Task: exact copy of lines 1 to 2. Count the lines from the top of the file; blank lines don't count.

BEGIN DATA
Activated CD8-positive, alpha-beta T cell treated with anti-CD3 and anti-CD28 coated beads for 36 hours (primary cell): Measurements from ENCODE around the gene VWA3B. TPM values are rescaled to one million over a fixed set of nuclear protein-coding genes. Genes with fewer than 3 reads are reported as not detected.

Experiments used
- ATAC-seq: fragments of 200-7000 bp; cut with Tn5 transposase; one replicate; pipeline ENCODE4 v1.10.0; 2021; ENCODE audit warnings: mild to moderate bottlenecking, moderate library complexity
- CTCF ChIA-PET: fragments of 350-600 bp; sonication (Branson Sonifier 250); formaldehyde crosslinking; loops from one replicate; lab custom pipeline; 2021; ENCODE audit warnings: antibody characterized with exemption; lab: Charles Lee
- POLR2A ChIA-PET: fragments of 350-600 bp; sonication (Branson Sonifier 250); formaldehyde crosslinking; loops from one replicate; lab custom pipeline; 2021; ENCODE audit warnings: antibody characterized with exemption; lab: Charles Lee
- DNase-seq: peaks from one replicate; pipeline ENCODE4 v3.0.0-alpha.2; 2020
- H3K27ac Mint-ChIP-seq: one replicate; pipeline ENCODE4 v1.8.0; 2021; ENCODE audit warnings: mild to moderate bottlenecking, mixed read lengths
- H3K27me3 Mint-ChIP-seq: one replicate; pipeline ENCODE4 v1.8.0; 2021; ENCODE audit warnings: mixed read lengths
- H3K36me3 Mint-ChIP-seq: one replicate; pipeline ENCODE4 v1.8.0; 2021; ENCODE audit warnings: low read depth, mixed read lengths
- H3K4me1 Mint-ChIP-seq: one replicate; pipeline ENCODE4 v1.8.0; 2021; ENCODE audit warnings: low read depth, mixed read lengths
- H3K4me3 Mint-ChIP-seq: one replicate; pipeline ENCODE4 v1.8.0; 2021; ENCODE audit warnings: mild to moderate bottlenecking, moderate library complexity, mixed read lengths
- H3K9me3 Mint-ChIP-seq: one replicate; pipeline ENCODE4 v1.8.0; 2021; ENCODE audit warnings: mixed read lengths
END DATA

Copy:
Activated CD8-positive, alpha-beta T cell treated with anti-CD3 and anti-CD28 coated beads for 36 hours (primary cell): Measurements from ENCODE around the gene VWA3B. TPM values are rescaled to one million over a fixed set of nuclear protein-coding genes. Genes with fewer than 3 reads are reported as not detected.

Experiments used